Friday, April 10, 2009

The Baum Years Part Four - How Many Cans Of Nutritional Feed Can You Fit Into One Hari?

So we have established that Hari is rather fond of food - of various varieties.

There are times when she will not eat as much as usual due to being unwell - but aren't we all like that?

Despite being a foodie she continued to be very slow to grow and gain weight - and if she was unwell she was pretty good at losing weight.

As ever my repeated statements that there had to be a medical reason for her lack of growth were ignored.
As ever most illnesses and admissions were blamed on me - accompanied by the usual false allegations that I did not feed her enough.

On one memorable occasion they poured huge amounts of a nutritional feed down her tube in order to 'prove' that she could gain weight. They were basically abusing her by force feeding her to an extent that was totally unacceptable. Of course she could gain weight if she was over loaded with feeds but she could not realistically be expected to sustain this rate of weight gain or that rate of force feeding.

The effect of the force feeding at this rate on Hari was intolerable. She was bloated and rigid from hips to neck. The effects of the force feeding were further complicated by constipation for which no relief was offered.

So - they were pouring excessive amounts of feed down her tube but refusing to relieve her constipation - of course she is going to weigh more!

(We would like to suggest a scientific trial to prove this hypothesis. We suggest a carefully selected sample of doctors should be force fed continuous and copious amounts of nutritional feeds - say at a rate of four gallons a day. Before starting the trial the doctors should have corks superglued into their bums to ensure that no bowel movements are possible. Then weigh each member of the sample four times a day. The suggested duration of the initial trial would be four weeks - see how they like it!)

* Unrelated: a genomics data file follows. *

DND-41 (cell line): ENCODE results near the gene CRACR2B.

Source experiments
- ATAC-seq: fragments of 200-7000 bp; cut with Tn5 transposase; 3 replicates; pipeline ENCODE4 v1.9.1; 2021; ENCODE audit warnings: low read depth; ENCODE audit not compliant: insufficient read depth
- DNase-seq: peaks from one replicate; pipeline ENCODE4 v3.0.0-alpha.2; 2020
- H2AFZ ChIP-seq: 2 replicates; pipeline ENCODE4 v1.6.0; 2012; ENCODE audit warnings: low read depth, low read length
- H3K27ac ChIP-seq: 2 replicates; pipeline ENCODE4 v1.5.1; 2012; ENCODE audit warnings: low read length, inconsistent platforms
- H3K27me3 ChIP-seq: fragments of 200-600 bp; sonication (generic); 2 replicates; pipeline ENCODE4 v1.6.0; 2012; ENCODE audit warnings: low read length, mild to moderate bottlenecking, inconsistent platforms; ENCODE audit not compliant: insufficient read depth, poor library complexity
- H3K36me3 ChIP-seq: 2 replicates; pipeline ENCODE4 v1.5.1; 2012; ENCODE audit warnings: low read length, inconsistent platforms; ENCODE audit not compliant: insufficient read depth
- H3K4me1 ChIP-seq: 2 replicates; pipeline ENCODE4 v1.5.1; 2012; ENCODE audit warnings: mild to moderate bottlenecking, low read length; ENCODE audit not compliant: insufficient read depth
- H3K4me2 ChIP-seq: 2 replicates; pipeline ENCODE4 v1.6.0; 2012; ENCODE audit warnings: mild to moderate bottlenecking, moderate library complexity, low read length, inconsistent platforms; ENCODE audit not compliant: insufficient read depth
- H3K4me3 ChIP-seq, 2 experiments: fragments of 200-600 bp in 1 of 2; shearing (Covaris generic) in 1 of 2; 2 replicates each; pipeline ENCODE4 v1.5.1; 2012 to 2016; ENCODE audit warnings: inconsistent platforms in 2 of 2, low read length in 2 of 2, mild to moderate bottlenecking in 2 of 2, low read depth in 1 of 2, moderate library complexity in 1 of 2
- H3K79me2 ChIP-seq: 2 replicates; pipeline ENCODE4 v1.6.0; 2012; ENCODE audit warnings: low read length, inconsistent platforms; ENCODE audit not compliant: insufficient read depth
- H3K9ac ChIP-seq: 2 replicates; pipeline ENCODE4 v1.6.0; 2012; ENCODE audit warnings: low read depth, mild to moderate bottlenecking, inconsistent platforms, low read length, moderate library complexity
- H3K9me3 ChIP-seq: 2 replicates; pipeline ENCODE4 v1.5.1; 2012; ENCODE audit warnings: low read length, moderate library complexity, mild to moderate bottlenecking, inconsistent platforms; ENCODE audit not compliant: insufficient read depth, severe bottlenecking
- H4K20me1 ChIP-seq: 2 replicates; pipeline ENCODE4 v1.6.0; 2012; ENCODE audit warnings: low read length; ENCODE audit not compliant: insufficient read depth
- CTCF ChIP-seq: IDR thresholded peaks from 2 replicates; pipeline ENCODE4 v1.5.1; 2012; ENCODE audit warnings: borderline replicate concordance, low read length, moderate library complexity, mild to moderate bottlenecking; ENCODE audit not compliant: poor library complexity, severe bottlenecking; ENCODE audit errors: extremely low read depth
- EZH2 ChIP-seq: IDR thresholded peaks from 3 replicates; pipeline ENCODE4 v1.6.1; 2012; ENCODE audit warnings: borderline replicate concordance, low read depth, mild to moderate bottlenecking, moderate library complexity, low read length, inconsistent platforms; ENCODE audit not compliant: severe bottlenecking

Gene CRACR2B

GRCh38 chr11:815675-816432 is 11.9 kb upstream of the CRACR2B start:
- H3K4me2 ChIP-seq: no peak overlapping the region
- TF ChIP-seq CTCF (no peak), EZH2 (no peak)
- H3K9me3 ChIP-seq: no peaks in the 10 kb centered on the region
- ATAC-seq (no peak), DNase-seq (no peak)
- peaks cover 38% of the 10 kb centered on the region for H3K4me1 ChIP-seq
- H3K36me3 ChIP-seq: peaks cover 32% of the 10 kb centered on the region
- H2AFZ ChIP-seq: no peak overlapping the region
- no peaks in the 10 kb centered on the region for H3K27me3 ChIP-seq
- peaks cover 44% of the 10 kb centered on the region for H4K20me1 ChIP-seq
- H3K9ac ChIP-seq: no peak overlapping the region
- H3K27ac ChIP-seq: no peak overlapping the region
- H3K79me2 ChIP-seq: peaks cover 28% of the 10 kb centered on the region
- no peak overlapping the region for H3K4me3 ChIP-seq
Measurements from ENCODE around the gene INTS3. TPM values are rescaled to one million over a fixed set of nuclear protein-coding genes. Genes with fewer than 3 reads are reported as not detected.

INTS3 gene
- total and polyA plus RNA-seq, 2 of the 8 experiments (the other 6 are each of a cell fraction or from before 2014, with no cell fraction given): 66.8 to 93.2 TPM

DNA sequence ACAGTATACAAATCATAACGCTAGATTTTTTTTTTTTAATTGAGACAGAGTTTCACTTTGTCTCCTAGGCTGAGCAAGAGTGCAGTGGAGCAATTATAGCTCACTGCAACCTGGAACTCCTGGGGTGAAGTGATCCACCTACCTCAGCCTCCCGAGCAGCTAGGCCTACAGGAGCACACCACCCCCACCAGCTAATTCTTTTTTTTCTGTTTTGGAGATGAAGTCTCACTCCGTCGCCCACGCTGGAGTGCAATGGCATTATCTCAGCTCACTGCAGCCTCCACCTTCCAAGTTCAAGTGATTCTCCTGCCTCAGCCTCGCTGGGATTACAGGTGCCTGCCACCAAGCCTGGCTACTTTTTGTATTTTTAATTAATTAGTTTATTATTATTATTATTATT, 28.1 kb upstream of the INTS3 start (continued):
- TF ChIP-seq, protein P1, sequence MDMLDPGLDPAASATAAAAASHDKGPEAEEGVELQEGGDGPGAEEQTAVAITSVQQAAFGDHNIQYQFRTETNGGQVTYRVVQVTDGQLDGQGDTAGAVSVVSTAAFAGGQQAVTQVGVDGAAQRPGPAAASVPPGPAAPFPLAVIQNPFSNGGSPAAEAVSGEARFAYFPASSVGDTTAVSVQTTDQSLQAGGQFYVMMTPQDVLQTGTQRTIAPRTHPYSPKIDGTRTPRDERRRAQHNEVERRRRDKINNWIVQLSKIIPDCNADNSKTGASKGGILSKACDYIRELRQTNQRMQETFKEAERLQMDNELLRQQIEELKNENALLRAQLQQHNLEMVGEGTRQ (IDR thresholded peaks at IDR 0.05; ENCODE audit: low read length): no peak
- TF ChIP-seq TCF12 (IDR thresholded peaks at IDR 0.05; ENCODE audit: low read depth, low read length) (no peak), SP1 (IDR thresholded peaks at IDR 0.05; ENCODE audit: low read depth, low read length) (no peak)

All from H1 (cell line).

I arrived on the ward one morning to be told by a student nurse that she had started to feed Hari via her NG tube but had given up as Hari had vomited straight away. My initial reaction to this was not one of surprise. I said that she had obviously got to the point where she simply could not take any more of this regime. The student nurse agreed and gave the impression that the nursing staff had been expecting this.

I noticed that Hari's NG tube was stained and decided to change it. Then I discovered the real reason for the 'vomiting'.

The tube had already been partly removed - hopefully by accident (Hari could have done this herself) -and the end of the tube had simply been dangling in her throat (instead of being in her stomach) - resulting in her choking and, fortunately, coughing up the feed that the student nurse had been pouring down the tube.

Now then - the NG tube has to be aspirated and tested before each feed to ensure that it is still in place in the stomach. Clearly the student nurse had not aspirated and tested the tube location prior to starting the feed. Fortunately this had not resulted in the feed entering Hari's lungs - but this was more luck than judgement.

I thought about this for a while. The only appropriate decision was to take Hari home. I could not risk a repeat of this incident with the tube and Hari had clearly had enough of the abuse that was being inflicted on her.

I did complain about this incident and the result was that the Sister who had been on duty on the ward that day never spoke to us again!

It took Hari a while to begin eating voluntarily again - she was so uncomfortable as a result of the force feeding that she needed time to recover.

Now then - you would have thought that armed with their 'proof' that Hari could gain weight the docs would have immediately sent social services to remove her from my care - especially as I had taken her home without their permission (we just left without telling them!) - but this didn't happen.

Could that be because they knew that they were in the wrong in their latest abuse of Hari - and because they knew that there was a medical reason for Hari's lack of growth?

But I am still saving that story for later!

(We'll get there eventually!)

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